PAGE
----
# News for constitutive laws

(Difference between revisions)
 Revision as of 15:04, 1 June 2010 (view source)Nelson (Talk | contribs)← Older edit Revision as of 15:06, 1 June 2010 (view source)Nelson (Talk | contribs) Newer edit → Line 182: Line 182: − In the script.py file (main file for running Kratos) we need to import these properties + In the script.py file (main file for running Kratos) we need to import these properties. + The file looks like this from materials import * from materials import * model_part.Properties[1].SetValue(CONSTITUTIVE_LAW, Mat_1) model_part.Properties[1].SetValue(CONSTITUTIVE_LAW, Mat_1)

## Revision as of 15:06, 1 June 2010

The constitutive models are mathematical formulations based on the laws of thermodynamics and the mechanics of continuous medium that predict the behavior of a particular material. In Kratos we program in a file constituting a basis for programming models: constitutive_law.h . It is from this file we can create derived classes that will be our constitutive model.

## C++ files

### Old Format

Usually defines the constructor of a constitutive law with an empty constructor. For example in the elastic constitutive law we write as follows.

``` Isotropic2D::Isotropic2D()
:ConstitutiveLaw< Node<3> >()
{
}
Isotropic2D::~Isotropic2D()
{
}
```

In the element loop, when it call the constitutive law, the element did the follows:

• Update Material
• Calculate Stress
• Calculate Constituve Matrix

```void UpdateMaterial( const Vector& StrainVector,
const Properties& props,
const GeometryType& geom,
const Vector& ShapeFunctionsValues ,
const ProcessInfo& CurrentProcessInfo)
{
}
```
```void Isotropic2D::CalculateElasticMatrix(Matrix& C, const double E, const double NU)
{
double c1 = E / (1.00 - NU*NU);
double c2 = c1 * NU;
double c3 = 0.5*E / (1 + NU);
```
```C(0,0) = c1;	C(0,1) = c2;	C(0,2) = 0.0;
C(1,0) = c2;	C(1,1) = c1;	C(1,2) = 0.0;
C(2,0) = 0.0;	C(2,1) = 0.0;	C(2,2) = c3;
}
```
```void Isotropic2D::CalculateStress(const Vector& StrainVector, Vector& StressVector)
{
double c1 = mE / (1.00 - mNU*mNU);
double c2 = c1 * mNU;
double c3 = 0.5*mE / (1 + mNU);
```
```StressVector[0] = c1*StrainVector[0] + c2 * (StrainVector[1])	;
StressVector[1] = c1*StrainVector[1] + c2 * (StrainVector[0])	;
StressVector[2] = c3*StrainVector[2];
}
```

```void Isotropic2D::CalculateStressAndTangentMatrix(Vector& StressVector, const Vector& StrainVector,Matrix& algorithmicTangent)
{
Isotropic2D::CalculateConstitutiveMatrix(StrainVector, algorithmicTangent);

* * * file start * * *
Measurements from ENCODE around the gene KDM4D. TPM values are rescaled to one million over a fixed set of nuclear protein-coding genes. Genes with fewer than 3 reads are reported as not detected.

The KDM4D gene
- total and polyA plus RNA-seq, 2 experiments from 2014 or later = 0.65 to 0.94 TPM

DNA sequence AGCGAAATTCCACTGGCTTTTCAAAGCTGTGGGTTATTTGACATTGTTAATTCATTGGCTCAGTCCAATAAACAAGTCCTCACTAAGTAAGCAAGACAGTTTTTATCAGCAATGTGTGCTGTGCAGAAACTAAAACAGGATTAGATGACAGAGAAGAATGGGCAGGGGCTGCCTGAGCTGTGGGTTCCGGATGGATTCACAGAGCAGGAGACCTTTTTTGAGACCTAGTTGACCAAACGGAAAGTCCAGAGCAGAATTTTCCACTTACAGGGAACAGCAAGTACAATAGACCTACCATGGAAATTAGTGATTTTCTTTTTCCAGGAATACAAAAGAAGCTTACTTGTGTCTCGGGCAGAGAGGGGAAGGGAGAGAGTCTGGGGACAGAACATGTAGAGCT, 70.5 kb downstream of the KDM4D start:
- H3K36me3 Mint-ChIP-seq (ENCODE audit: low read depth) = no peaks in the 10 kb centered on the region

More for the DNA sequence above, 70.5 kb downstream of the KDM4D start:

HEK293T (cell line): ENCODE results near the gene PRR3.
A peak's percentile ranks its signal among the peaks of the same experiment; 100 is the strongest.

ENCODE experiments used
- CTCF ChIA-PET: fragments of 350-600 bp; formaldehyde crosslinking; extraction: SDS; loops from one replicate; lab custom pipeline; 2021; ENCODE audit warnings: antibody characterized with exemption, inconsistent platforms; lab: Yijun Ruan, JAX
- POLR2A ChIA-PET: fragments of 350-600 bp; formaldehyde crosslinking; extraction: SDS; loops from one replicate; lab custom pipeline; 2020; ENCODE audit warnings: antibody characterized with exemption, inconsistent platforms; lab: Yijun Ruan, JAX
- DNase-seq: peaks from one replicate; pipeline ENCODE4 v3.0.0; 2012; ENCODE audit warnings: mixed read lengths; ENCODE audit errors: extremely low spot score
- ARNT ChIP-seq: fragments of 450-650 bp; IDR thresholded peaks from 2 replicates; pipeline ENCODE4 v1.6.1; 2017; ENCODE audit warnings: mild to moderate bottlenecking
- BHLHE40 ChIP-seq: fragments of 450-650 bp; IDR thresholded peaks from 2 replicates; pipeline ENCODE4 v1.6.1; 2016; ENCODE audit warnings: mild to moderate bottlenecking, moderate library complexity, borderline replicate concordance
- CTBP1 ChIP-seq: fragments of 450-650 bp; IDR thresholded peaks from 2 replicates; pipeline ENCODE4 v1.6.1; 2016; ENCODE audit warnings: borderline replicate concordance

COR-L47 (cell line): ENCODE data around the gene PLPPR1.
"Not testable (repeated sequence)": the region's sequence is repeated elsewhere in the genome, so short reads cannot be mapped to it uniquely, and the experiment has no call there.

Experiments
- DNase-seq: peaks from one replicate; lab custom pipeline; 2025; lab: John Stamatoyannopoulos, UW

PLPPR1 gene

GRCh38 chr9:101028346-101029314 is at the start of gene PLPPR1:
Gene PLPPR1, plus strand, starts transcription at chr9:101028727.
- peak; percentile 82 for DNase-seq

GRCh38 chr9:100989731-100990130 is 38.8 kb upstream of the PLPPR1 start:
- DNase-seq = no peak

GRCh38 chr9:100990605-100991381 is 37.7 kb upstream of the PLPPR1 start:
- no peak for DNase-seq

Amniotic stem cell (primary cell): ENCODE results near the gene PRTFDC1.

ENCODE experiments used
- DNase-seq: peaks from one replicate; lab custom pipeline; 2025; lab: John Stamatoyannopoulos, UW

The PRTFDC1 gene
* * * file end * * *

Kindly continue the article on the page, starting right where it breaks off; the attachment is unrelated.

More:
}
```
```void Isotropic2D::CalculateConstitutiveMatrix(const Vector& StrainVector, Matrix& rResult)
{
CalculateElasticMatrix( rResult, mE, mNU );
}
```

### Proposed New Format

However more complicated constitutive models require defining a number of parameters such as:

• Fluency Criteria
• Softening-Hardening Behavior
• Special Properties
• Other Parameters

Considering this, a constitutive law with these parameters we can define in the constructor as follows:

Variables for the constructor of the constitutive law

```FluencyCriteriaPointer mpFluencyCriteria
SofteningHardeningCriteriaPointer mpSofteningBehavior;
PropertiesPointer mpProperties;
```

``` PlasticDamage2D::PlasticDamage2D()
:ConstitutiveLaw< Node<3> >()
{
KRATOS_ERROR(std::logic_error,"Calling the empty constructor.","");
}
```
``` PlasticDamage2D::PlasticDamage2D(
FluencyCriteriaPointer FluencyCriteria,
SofteningHardeningCriteriaPointer SofteningBehavior,
PropertiesPointer Property)
:ConstitutiveLaw< Node<3> >()
{
mpFluencyCriteria              = FluencyCriteria;
mpSofteningBehavior            = SofteningBehavior;
mpProperties                   = Property;
}
```
``` PlasticDamage2D::~PlasticDamage2D()
{
}
```

Instead of separate calculations of the stresses and constitutive matrix, a new function is included in the base class.

```virtual void CalculateMaterialResponse(
const Vector& StrainVector,
const ProcessInfo& CurrentProcessInfo,
Vector& StressVector,
Matrix& algorithmicTangent,
bool calculate_stress_flag,
bool calculate_tangent_flag,
bool  save_internal_variables)
{
}
```

In the file "add_constitutive_laws_to_python.h" we type:

```class_<PlasticDamage2D, bases< ConstitutiveLawBaseType >, boost::noncopyable >
("PlasticDamage2D",
init<>() )
.def(init<FluencyCriteriaPointer,SofteningHardeningCriteriaPointer, PropertiesPointer>())
.def(init<FluencyCriteriaPointer,FluencyCriteriaPointer, SofteningHardeningCriteriaPointer, PropertiesPointer>())
;
```

As we can see, we can define a constructor with the parameters necessary to define the constitutive law.

## Python files

We need to create an auxiliary file in python to define the materials and other parameters of the constitutive law.

```from Kratos import *
from KratosStructuralApplication import *
```
```# myState.Plane_Stress
# myState.Plane_Strain
# myState.Plane_Trid_D
```
```# myPotencialPlastic.Associated
# myPotencialPlastic.Not_Associated
```
```# Crierios de Fluencia a usar
fluency_1   =  VonMissesYieldFunction(myState.Plane_Stress, myPotencialPlastic.Associated);
```

```#Funcion de Ablandamiento a usar
behavior_1 = LinealSoftening() # ExponentialSoftening()

#Definicion de las propiedades del material
prop_1 = Properties(1)
prop_1.SetValue(DENSITY,2.45E-6);
prop_1.SetValue(POISSON_RATIO, 0.2);
prop_1.SetValue(YOUNG_MODULUS, 3.5E5);
prop_1.SetValue(THICKNESS, 1.00);
prop_1.SetValue(MAX_FRICTION_INTERNAL_ANGLE,30);
prop_1.SetValue(MAX_DILATANCY_ANGLE, 30);
prop_1.SetValue(YIELD_STRESS, 5);
prop_1.SetValue(ISOTROPIC_HARDENING_MODULUS, 0.00);
prop_1.SetValue(KINEMATIC_HARDENING_MODULUS, 0.000);
```

```#definicion de los materiales bases a usar
```
```Mat_1 = PlasticDamage2D(fluency_1, behavior_1, prop_1)
```

In the script.py file (main file for running Kratos) we need to import these properties. The file looks like this

```from materials import *
model_part.Properties[1].SetValue(CONSTITUTIVE_LAW, Mat_1)
```